"It is about the forts they are, not about the churchyards. The Amadán is the worst of them all. They say people are brought away by them. I knew a girl one time near Ballyvaughan was said to be with them for nine months. She never ate anything all that time, but the food used to go all the same.
There was a man called Hession died at that time and after the funeral she began to laugh, and they asked her what she was laughing at, and she said, "You would all be laughing yourselves if you could open the coffin and see what it is you are carrying in it."
The priest heard of her saying that and was vexed. Did they open the coffin? They did not, where would be the use, for whatever was in it would be in the shape of some person, young or old. They would see nothing by looking at that.
There was a woman near Feakle, Mrs Colman, brought away for seven years; she was the priest's sister. But she came back to her husband after, and she cured till the day of her death came every kind of sores, just putting her hand on them and saying, "In the name of the father, son and holy ghost". There was a man in Gort was brought for a time to Tir-ran-og (Tir na Nog), that is a part of heaven."
So, in this example we can observe the malicious side of the Amadán as well as bestowing the fairy gift of healing which the abducted woman demonstrates having returned from the Otherworld.
However, the fairy stroke or fairy blast of the Amadán was said to be one of the worst afflictions that might befall a person encountering the good people. It was even said that Biddy Early, arguably Ireland's most renowned fairy doctor and healer, could not cure the blast of the Amadán.
Sometimes this fairy blast caused paralysis and a stroke whereas in other instances it seems that a person might be driven mad or unable to fully participate in the earthly world again, with part of themselves seemingly outside their body and cursed to dwell in the fairy realms.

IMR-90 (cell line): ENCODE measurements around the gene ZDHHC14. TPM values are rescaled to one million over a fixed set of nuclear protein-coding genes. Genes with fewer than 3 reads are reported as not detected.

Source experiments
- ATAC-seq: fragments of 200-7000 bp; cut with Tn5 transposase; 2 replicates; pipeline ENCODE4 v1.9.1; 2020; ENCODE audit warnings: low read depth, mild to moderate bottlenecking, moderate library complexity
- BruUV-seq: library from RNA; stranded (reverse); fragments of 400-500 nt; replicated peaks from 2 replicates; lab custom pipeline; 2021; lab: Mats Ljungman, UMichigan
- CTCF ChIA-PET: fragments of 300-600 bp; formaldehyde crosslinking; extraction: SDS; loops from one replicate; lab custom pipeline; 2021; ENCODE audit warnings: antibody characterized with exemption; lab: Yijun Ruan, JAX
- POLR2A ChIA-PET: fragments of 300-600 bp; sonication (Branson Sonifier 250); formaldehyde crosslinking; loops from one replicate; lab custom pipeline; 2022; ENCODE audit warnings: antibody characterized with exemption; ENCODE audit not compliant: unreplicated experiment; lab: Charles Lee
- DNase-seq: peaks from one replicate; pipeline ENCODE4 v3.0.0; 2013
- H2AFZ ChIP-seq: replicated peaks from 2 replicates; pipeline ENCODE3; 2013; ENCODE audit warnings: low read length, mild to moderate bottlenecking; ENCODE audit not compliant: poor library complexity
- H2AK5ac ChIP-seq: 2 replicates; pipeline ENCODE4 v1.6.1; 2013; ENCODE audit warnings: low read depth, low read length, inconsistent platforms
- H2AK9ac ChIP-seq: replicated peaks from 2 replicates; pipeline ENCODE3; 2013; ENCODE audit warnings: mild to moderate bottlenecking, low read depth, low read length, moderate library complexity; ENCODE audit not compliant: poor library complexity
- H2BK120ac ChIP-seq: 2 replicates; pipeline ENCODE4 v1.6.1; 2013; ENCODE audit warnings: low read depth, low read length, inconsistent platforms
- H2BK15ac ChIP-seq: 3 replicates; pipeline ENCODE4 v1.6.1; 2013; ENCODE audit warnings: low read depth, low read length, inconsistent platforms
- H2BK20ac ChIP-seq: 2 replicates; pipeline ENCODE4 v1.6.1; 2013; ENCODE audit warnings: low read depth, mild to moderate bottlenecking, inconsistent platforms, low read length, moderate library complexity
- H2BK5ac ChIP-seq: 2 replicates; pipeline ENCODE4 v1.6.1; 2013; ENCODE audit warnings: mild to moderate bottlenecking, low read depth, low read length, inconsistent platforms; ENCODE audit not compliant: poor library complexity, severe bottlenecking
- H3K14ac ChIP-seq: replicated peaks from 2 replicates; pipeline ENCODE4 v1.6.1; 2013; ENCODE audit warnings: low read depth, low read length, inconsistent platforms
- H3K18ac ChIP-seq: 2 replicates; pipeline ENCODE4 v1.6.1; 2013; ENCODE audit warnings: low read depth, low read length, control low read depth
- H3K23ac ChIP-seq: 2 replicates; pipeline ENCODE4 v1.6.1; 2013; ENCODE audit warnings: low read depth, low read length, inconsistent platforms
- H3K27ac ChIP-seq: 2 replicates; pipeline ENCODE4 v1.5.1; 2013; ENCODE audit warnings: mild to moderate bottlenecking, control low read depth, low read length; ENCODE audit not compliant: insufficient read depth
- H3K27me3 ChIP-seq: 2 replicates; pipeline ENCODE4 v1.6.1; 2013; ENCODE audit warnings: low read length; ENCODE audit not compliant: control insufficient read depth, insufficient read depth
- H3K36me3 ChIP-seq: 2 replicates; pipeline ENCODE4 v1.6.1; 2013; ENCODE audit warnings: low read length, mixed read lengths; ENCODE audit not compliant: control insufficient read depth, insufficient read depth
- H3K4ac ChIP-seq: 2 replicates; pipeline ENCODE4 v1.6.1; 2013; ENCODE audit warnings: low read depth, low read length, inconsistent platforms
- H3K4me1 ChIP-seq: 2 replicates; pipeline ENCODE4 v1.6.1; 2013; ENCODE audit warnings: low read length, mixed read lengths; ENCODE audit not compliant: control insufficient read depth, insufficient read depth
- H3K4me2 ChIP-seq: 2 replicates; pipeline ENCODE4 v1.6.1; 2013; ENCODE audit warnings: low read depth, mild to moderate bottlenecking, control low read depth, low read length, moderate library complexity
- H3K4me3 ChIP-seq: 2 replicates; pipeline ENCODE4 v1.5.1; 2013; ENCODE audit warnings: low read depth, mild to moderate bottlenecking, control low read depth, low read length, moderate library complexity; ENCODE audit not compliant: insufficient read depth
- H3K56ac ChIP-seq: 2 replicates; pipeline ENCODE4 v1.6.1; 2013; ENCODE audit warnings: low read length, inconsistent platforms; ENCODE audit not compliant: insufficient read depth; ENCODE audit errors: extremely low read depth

There is, I feel, a connection to some of the initiations and trances associated with indigenous healers and cunning folk who are often said go through a mysterious illness before returning to consciousness with new, magical abilities.
In this second example, we see how the fear and madness brought about by encountering the Amadán eventually results in death.
"There was a boy, one Rivers, got the touch last June, from the Amadan-na-Briona, the Fool of the Forth, and for that touch there is no cure. It came to the house in the night-time and knocked at the door, and he was in bed and he did not rise to let it in. And it knocked the second time, and even then, if he had answered it, he might have escaped. But when it knocked the third time he fell back on the bed, and one side of him as if dead, and his jaw fell on the pillow.
He knew it was the Amadan-na-Briona did it, but he did not see him--he only felt him. And he used to be running in every place after that and trying to drown himself, and he was in great dread his father would say he was mad, and bring him away to Ballinasloe. He used to be asking me could his father do that to him. He was brought to Ballinasloe after and he died there, and his body was brought back and buried at Drumacoo."
The double nature of the Amadán may also be why it is most associated with the month of June as this is the axial point of the year; the midpoint border between the strength of light and it's first slip towards darkness and shorter days. The Amadán appearing at dusk on this day demonstrates a liminal window of time on both the microscopic and macroscopic level; the twilight of a day and, indeed, a twilight cause by the moment of balance in the yearly battle between darkness and light.
Many tales of the Amadán are associated with the solstice which makes sense in this context. Up until June 21st the days continue to grow longer until the moment of solstice (Sun standing still) after which we begin our descent towards winter.